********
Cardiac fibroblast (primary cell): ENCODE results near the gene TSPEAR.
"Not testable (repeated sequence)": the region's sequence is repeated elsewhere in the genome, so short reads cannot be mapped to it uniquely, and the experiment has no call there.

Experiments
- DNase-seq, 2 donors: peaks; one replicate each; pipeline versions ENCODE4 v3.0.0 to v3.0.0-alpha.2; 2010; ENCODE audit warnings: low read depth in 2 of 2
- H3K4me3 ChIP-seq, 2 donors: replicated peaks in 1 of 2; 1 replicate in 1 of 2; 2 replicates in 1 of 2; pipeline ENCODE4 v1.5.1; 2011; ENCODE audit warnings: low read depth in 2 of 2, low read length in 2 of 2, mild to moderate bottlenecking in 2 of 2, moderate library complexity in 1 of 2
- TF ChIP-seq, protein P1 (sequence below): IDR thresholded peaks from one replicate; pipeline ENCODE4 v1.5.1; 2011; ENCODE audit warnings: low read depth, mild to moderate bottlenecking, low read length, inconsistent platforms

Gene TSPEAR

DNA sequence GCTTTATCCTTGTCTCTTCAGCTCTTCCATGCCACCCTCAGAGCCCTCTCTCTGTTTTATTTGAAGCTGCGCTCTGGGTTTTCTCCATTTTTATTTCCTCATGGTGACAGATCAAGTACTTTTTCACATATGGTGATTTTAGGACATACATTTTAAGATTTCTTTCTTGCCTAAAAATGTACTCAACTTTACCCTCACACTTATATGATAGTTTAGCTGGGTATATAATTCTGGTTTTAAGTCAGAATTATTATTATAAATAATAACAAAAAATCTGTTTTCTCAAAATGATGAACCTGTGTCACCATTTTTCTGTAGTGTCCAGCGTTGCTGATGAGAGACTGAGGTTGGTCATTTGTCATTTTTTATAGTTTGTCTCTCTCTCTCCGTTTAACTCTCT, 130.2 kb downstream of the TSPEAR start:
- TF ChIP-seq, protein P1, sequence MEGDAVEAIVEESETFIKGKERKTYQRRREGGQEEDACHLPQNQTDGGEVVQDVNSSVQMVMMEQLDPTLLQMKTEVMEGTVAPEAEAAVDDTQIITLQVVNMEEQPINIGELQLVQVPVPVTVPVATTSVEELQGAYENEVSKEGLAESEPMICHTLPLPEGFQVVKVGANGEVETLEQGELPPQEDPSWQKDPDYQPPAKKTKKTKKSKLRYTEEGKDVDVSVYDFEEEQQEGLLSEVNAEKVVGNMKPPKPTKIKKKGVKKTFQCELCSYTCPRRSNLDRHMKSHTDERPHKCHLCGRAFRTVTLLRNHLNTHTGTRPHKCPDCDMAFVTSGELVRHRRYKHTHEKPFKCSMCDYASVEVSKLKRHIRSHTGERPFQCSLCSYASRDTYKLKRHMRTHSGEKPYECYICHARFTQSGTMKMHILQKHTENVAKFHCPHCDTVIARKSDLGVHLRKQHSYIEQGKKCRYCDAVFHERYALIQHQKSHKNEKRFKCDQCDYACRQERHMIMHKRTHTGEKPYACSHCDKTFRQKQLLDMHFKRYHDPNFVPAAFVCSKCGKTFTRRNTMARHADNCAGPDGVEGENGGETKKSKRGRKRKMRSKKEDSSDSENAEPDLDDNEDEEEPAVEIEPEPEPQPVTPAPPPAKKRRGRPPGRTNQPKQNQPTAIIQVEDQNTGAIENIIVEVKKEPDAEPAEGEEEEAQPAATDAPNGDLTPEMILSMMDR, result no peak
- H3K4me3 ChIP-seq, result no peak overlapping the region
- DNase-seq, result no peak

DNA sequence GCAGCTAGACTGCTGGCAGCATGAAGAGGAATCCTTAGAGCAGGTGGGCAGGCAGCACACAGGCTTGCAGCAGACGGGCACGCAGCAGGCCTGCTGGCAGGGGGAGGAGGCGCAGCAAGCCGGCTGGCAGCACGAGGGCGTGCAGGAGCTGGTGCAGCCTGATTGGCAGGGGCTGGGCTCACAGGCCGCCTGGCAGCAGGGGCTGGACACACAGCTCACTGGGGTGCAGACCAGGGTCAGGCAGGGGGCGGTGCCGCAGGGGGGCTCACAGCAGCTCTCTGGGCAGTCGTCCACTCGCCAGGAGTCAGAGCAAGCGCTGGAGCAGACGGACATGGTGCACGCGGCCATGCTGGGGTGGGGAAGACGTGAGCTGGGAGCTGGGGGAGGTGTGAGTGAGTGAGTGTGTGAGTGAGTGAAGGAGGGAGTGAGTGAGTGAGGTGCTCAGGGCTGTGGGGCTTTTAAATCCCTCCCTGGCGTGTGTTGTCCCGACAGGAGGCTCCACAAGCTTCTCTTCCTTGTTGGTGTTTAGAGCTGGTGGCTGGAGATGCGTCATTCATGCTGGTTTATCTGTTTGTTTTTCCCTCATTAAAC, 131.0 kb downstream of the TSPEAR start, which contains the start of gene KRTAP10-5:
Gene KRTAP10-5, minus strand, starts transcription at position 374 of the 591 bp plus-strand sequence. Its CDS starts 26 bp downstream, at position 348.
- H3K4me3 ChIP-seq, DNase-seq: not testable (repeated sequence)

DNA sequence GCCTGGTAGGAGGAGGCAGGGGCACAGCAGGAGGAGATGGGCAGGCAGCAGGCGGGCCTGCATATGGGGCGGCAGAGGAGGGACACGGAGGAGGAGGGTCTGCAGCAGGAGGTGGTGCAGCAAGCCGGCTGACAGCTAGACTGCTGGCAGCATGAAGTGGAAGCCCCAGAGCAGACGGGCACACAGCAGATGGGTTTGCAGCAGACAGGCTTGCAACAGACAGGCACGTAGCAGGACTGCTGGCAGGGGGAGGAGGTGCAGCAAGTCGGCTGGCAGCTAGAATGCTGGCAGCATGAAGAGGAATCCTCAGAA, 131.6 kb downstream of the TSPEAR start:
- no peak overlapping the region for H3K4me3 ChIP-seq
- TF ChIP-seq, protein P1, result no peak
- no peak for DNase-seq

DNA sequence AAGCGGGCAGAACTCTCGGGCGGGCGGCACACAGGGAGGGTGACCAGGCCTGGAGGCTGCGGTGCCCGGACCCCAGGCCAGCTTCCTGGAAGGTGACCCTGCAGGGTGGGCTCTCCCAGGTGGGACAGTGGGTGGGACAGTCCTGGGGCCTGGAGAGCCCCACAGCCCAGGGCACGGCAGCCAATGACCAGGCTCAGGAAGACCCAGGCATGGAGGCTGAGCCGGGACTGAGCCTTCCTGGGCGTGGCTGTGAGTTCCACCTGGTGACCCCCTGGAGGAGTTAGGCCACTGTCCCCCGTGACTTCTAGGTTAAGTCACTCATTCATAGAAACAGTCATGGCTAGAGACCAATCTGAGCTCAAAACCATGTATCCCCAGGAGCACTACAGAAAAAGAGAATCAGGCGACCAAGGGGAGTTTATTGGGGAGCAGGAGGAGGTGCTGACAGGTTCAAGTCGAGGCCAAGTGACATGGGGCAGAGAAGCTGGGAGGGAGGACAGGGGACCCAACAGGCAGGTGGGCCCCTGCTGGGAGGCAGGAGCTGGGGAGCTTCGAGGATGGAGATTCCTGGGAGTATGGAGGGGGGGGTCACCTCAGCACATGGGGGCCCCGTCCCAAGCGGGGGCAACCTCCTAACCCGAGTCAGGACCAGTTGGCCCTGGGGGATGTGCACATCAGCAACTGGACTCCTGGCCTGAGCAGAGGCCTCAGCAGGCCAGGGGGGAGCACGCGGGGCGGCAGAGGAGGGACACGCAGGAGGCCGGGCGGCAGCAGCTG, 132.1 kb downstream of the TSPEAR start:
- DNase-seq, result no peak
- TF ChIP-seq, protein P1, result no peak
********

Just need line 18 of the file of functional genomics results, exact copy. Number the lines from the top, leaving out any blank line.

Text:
- no peak for DNase-seq